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From: "Alex David Groce" <adgroce@eos.ncsu.edu>
Subject: Re: (urth) Re: Jaynes as influence on Wolfe's _Soldier_
Date: Fri, 30 Oct 1998 13:20:45 

John Bishop wrote:
> In 1991 I wrote Gene Wolfe, asking him whether he had read Jaynes,
> and whether that had influenced _Soldier_.
> He wrote back saying that he had not read Julian Jaynes' book _The
> Origin_of_Consciousness_in_the_Breakdown_of_the_Bicameral_Mind_ until
> after he wrote _Soldier_, and found the book's hypothesis implausible. 
> (He also said "I would have liked to footnote every page."  The
> publisher didn't go along with this, as they felt it would reduce
> the number of sales.)
> So there you have it--a beautiful theory slain by a single ugly fact.
> I also found Jayne's hypothesis unlikely, as it fails to explain
> why the world is not still full of people who see gods.  I think he
> points to reading as crucial (if I recall correctly), but while
> literacy may work for some, there are still a lot of illiterates
> who seem to be self-conscious.  On the other hand, I like the
> approach--taking texts literally rather than 
> "spiritually" has
> been successful in the past (e.g. finding Troy based on Homer),
> and it does explain the large number of statues in the past compared
> to the small number today (though I explain that by pointing to
> other PR outlets than statuary we now have).

Hmmm.  Also, if you assume that when people "see gods" they aren't actually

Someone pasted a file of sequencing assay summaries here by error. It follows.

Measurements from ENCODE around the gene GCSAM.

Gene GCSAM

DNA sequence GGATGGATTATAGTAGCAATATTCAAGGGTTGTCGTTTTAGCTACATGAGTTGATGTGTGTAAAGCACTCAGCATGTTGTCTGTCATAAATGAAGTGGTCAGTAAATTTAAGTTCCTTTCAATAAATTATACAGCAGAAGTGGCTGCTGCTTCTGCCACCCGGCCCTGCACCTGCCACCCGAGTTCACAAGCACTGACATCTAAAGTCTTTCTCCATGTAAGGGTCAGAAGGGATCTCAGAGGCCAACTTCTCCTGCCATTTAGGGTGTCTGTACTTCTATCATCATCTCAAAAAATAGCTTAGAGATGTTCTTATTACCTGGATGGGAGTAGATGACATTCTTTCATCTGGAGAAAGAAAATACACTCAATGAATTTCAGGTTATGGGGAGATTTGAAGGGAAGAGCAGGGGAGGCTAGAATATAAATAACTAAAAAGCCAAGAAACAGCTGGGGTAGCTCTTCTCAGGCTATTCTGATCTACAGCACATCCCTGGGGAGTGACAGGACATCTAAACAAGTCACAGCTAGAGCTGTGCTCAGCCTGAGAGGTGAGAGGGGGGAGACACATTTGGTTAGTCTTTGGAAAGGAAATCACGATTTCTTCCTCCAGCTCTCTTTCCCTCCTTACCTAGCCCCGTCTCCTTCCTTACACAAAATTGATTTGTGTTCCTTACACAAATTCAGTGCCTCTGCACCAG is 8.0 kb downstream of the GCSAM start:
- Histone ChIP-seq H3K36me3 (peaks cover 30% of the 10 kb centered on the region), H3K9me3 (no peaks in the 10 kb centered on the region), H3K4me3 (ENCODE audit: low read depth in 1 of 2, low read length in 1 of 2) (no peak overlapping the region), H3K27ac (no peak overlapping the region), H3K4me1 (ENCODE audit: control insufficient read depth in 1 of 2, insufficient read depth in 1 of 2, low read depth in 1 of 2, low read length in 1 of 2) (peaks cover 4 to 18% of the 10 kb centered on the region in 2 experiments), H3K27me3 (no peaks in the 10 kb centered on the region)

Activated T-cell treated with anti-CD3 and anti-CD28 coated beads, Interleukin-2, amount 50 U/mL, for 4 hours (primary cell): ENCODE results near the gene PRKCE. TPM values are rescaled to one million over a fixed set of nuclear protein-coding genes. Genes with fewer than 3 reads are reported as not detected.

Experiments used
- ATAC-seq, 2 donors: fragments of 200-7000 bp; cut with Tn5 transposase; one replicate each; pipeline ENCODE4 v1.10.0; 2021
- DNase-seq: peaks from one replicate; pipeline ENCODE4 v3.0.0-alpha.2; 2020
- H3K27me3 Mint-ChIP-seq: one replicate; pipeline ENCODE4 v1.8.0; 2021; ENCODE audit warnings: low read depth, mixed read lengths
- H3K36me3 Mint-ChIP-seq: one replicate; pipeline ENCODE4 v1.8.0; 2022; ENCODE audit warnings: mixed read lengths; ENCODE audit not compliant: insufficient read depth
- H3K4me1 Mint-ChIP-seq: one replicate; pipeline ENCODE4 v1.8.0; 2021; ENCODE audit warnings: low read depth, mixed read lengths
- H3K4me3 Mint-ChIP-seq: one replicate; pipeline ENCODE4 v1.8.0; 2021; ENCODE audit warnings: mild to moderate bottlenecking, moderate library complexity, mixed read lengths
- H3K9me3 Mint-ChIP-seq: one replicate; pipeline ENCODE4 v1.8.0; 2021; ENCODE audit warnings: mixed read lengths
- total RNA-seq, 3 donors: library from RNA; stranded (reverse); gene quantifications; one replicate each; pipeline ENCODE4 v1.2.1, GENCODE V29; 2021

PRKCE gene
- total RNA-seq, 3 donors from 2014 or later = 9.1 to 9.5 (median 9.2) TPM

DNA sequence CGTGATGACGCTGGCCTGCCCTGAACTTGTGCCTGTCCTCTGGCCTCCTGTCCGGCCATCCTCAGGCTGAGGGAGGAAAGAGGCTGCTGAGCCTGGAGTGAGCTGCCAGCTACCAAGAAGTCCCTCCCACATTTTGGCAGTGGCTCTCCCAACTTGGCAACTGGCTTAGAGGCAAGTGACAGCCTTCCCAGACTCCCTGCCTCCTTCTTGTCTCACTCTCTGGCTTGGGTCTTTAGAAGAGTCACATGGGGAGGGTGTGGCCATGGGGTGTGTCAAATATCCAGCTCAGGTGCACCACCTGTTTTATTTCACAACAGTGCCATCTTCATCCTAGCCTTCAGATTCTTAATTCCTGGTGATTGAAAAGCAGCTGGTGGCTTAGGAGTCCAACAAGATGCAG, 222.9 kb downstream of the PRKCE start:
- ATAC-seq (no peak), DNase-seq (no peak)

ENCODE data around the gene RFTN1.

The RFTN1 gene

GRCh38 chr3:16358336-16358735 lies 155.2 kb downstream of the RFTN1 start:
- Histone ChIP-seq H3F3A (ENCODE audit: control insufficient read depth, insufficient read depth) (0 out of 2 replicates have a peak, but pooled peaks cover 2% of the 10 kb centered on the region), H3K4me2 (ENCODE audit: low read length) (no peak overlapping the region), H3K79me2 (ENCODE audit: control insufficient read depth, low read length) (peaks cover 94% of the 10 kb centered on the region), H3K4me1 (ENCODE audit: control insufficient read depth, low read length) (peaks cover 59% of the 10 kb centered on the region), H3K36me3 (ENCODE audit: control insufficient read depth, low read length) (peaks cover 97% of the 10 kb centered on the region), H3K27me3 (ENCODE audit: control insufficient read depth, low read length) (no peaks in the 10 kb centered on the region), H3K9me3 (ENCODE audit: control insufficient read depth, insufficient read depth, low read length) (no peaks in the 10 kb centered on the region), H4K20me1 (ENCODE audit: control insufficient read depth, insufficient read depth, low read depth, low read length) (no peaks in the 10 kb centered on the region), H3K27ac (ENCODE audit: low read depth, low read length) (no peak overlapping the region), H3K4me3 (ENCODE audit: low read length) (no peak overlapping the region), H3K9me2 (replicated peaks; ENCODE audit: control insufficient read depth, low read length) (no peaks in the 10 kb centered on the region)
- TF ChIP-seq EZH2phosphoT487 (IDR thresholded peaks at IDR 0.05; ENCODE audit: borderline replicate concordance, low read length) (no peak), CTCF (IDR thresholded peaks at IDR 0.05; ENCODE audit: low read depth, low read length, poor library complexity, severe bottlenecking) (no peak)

seeing something externally present, IN ALL CASES, then the literary argument
seems to fall down--St. Teresa of Avila, St. John of the Cross, etc.--some of
the most notable God seers of all time aren't just literate, but are even
authors.  Mind you, my personal explanation would be that they actually "saw
God"--not exactly the divine presence itself, but such that the phrase isn't

> re _Snow_Crash_: it was fun, but the basic premise is just wrong;
> Sumerian is _not_ the first language--it's maybe the oldest one we
> have texts from, but that's different.  Plus it's not a "brain-stem
> hacking" tool; I've looked at it in passing and it's just another
> language.  As a BA in Linguistics, I've not yet seen SF which gets
> Linguistics right at all; the tendancy is to go wild on the wildest
> version of Whorf' hypothesis, or to get some basic concept wrong.
> As an MSc in Computer Science, it's the same for computing.  This
> is not to say that there couldn't be a tool for programming the mind
> via language (indeed, advertising and so on show that there _is_),
> but it's not going to be Sumerian.

	I think Stephenson intends the basic premise to be nonsense.  Snow
Crash is a comedy--I mean, when a book names the hero Hiro Protagonist, you
should expect any conspiracy theories it uses to be complete hocum-pocum.  On
the other hand, Stephenson's computer stuff (if I recall) is quite good, but
then he was a programmer at one time (like Greg Egan).  I don't think
advertising "programs" the mind--influences, sure, but as a Comp. Sci person
myself that's a long shot from programming.  BOTNS sure influenced my mind, but
I can't say it programmed it.  And the subliminal message stuff that looked
like programming has now largely been discredited (the data was faked.)  To
actually "program" the mind, in my opinion, would require a stimulus that can
be shown to universally produce the same response in normal human beings (IE,
if the program was to run and it failed for a man with a broken leg that
wouldn't count) and the only thing close to that is vey basic human reactions,
like jumping at loud noises, etc.  I can "see through" a lot of advertising.  A
Turing machine can't see through a program...  Thus, if it existed, possesion
like in Long Sun WOULD be programming--a visual stimulus that actually "takes
over" the mind.

"And ye shall know the truth, and the truth shall set you free." - John 8:32
Alex David Groce (adgroce@eos.ncsu.edu)
Senior (Computer Science/Multidisciplinary Studies in Technology & Fiction)
'98-99 NCSU AITP Student Chapter President
608 Charleston Road, Apt. 1E (919)-233-7366

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